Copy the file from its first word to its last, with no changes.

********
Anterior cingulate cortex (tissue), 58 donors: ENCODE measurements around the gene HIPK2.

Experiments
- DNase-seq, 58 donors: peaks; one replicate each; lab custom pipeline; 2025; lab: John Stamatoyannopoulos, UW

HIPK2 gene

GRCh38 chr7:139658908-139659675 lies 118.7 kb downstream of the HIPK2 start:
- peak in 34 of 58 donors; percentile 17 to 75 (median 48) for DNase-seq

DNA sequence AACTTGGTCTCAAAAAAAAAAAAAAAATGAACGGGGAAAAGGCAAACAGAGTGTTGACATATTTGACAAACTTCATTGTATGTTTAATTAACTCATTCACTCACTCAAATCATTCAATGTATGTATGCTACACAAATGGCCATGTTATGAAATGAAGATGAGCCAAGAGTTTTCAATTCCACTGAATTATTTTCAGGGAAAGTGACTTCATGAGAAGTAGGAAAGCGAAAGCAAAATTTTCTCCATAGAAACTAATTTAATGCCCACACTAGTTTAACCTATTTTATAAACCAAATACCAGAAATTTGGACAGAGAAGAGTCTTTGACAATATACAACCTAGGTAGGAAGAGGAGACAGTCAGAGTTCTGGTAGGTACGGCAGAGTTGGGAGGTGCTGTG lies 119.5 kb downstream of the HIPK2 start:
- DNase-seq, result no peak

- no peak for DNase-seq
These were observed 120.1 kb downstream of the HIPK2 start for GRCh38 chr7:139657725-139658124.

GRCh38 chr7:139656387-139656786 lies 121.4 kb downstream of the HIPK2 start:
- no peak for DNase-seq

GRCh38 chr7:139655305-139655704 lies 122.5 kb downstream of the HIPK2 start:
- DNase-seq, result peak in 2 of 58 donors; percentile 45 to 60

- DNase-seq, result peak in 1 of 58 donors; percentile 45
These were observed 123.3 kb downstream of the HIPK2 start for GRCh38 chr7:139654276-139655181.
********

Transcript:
Anterior cingulate cortex (tissue), 58 donors: ENCODE measurements around the gene HIPK2.

Experiments
- DNase-seq, 58 donors: peaks; one replicate each; lab custom pipeline; 2025; lab: John Stamatoyannopoulos, UW

HIPK2 gene

GRCh38 chr7:139658908-139659675 lies 118.7 kb downstream of the HIPK2 start:
- peak in 34 of 58 donors; percentile 17 to 75 (median 48) for DNase-seq

DNA sequence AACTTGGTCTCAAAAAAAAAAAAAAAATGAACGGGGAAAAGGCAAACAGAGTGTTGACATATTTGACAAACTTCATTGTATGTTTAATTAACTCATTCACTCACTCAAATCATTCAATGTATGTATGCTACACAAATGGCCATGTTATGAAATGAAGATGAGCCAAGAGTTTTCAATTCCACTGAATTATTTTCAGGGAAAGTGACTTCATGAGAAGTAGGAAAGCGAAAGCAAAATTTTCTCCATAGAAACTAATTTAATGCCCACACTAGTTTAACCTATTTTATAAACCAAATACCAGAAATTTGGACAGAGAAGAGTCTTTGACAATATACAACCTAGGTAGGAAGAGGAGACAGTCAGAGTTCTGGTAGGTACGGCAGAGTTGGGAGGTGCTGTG lies 119.5 kb downstream of the HIPK2 start:
- DNase-seq, result no peak

- no peak for DNase-seq
These were observed 120.1 kb downstream of the HIPK2 start for GRCh38 chr7:139657725-139658124.

GRCh38 chr7:139656387-139656786 lies 121.4 kb downstream of the HIPK2 start:
- no peak for DNase-seq

GRCh38 chr7:139655305-139655704 lies 122.5 kb downstream of the HIPK2 start:
- DNase-seq, result peak in 2 of 58 donors; percentile 45 to 60

- DNase-seq, result peak in 1 of 58 donors; percentile 45
These were observed 123.3 kb downstream of the HIPK2 start for GRCh38 chr7:139654276-139655181.